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Honoring Your Child's Unique Gifts:
Keeping Your Dreams for Your Child in Check

By Dr. Stephen Ruppenthal

Sometimes parents are sure about the path that their kids must take, and they let the kids know it. When we do this, we often set our kids up for failure. Trying to help those we love most in the world to succeed, we actually ferment rebellion in them or doom them to failure. Take a look at your household and see if any of the following situations apply.

A friend once told me of an encounter with the man who was screaming at his 14-year old, unaware that she was just five feet away and heard everything. My friend was too polite to tell him that, if we teach our children over and over again that they are substandard, we will get results the very opposite from those we want. Indeed, we will sap our child's will, and it'll be tough for them ever to escape the screaming voice inside their head.

In this situation, it turned out this gentleman himself had been a big shot in high school. Though his son was kind, respectful, and a very good student, he was not in the super popular in-crowd, and the dad was afraid he would miss out on the fun he himself had had.

I don't know any pressure that is so overwhelming in school. If you aren't good at football or basketball or soccer, you can be the subject of teasing, even harassment. Naturally, parents and coaches want the child to succeed in sports. Sports can even be the door that opens to scholarships and a bright career future.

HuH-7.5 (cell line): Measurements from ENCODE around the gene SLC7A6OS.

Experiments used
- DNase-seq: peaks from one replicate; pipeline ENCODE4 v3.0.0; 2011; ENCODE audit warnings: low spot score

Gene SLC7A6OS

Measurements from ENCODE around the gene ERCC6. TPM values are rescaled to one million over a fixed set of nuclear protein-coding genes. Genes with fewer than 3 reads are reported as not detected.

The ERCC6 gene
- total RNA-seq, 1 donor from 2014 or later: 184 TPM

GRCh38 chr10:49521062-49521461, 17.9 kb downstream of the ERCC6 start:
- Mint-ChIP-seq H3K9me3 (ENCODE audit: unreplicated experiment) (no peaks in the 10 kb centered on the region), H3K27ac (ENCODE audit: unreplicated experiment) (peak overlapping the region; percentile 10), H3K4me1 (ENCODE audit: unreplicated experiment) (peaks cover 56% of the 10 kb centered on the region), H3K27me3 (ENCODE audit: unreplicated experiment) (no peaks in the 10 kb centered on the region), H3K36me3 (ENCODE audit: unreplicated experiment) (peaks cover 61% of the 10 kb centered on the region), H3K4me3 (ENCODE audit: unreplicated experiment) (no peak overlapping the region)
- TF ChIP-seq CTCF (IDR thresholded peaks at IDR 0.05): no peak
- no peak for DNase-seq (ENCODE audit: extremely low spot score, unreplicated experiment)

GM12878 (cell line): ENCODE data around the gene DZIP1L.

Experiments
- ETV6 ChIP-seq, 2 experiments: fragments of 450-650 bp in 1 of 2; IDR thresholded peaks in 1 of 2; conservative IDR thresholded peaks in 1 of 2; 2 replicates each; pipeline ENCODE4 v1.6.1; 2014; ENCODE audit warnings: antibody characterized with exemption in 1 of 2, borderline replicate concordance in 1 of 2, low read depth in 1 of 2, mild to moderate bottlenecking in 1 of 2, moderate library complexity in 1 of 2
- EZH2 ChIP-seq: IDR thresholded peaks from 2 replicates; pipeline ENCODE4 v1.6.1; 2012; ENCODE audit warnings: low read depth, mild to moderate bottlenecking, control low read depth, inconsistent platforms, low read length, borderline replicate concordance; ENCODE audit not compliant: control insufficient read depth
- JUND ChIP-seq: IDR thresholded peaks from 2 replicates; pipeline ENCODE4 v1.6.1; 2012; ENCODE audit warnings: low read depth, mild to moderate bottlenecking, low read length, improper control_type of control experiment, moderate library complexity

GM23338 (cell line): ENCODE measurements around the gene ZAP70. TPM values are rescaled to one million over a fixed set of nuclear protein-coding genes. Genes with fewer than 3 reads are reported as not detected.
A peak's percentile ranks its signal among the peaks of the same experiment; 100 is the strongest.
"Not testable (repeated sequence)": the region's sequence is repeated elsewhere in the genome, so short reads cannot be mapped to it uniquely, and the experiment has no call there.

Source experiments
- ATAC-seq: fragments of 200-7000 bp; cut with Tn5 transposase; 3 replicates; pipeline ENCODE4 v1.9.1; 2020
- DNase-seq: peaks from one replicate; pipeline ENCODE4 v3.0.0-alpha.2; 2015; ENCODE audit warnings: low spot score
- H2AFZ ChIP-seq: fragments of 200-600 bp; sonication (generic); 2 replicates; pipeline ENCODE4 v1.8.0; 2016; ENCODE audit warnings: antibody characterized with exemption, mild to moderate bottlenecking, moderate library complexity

I remember the day when the soccer scouts, seeing my son in the city tryouts, tried to get him on a professional team. He was 12 and very tall. Being on this team meant large crowds and glory; but it also meant practicing every afternoon for three hours and traveling to matches three weekends a month. More than that, it meant playing aggressively, even sometimes violently-in other words, it meant giving up the rest of childhood. A lot of pressure was applied to get this boy who was still wandering in the hills searching for finches and orioles to go for broke in sports; but he loved soccer only for enjoyment, not for competition. Unwilling to give up fun for glory, he told the coaches and scouts to look somewhere else for the next Pele.